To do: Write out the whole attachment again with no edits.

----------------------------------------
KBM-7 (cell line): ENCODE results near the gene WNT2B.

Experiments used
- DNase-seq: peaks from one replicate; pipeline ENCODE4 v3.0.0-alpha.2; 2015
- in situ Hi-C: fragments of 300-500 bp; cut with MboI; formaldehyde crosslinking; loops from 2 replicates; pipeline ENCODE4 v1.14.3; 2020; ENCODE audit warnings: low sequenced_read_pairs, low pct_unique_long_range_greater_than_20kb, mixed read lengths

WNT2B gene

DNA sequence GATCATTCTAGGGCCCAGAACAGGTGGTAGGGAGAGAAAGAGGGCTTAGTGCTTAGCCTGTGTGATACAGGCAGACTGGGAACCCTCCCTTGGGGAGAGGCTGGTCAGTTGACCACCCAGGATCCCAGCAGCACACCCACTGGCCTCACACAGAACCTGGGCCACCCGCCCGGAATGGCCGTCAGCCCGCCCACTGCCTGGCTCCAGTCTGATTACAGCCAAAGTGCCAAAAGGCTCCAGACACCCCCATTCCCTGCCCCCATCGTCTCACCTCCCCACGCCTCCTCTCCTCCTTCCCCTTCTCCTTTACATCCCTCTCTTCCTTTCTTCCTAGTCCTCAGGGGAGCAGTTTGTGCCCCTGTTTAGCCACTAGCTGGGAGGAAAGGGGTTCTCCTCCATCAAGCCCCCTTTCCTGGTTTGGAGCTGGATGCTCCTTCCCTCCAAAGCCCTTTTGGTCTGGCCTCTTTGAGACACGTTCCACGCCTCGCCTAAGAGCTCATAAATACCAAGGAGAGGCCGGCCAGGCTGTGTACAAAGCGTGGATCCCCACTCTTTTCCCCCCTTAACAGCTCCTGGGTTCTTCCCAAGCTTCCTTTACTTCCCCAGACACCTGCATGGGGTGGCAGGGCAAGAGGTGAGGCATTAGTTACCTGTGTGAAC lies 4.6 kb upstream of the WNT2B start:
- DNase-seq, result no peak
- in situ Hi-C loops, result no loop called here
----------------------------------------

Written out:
KBM-7 (cell line): ENCODE results near the gene WNT2B.

Experiments used
- DNase-seq: peaks from one replicate; pipeline ENCODE4 v3.0.0-alpha.2; 2015
- in situ Hi-C: fragments of 300-500 bp; cut with MboI; formaldehyde crosslinking; loops from 2 replicates; pipeline ENCODE4 v1.14.3; 2020; ENCODE audit warnings: low sequenced_read_pairs, low pct_unique_long_range_greater_than_20kb, mixed read lengths

WNT2B gene

DNA sequence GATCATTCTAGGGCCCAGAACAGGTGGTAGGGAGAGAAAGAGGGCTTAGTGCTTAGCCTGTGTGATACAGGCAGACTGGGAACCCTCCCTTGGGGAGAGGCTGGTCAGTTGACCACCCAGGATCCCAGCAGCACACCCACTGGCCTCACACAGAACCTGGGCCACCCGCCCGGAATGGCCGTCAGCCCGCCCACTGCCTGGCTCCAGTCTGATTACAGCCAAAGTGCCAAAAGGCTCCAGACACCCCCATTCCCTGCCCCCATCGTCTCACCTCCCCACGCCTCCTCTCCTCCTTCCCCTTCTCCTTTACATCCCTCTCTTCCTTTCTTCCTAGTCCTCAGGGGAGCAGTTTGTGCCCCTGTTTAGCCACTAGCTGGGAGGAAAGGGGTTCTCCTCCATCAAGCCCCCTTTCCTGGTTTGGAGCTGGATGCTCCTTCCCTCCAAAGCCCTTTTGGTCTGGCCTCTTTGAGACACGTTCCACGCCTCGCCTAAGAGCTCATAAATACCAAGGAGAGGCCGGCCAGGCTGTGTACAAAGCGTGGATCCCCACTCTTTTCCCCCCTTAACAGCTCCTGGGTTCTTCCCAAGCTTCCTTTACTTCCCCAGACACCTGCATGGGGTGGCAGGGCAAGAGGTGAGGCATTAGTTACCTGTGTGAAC lies 4.6 kb upstream of the WNT2B start:
- DNase-seq, result no peak
- in situ Hi-C loops, result no loop called here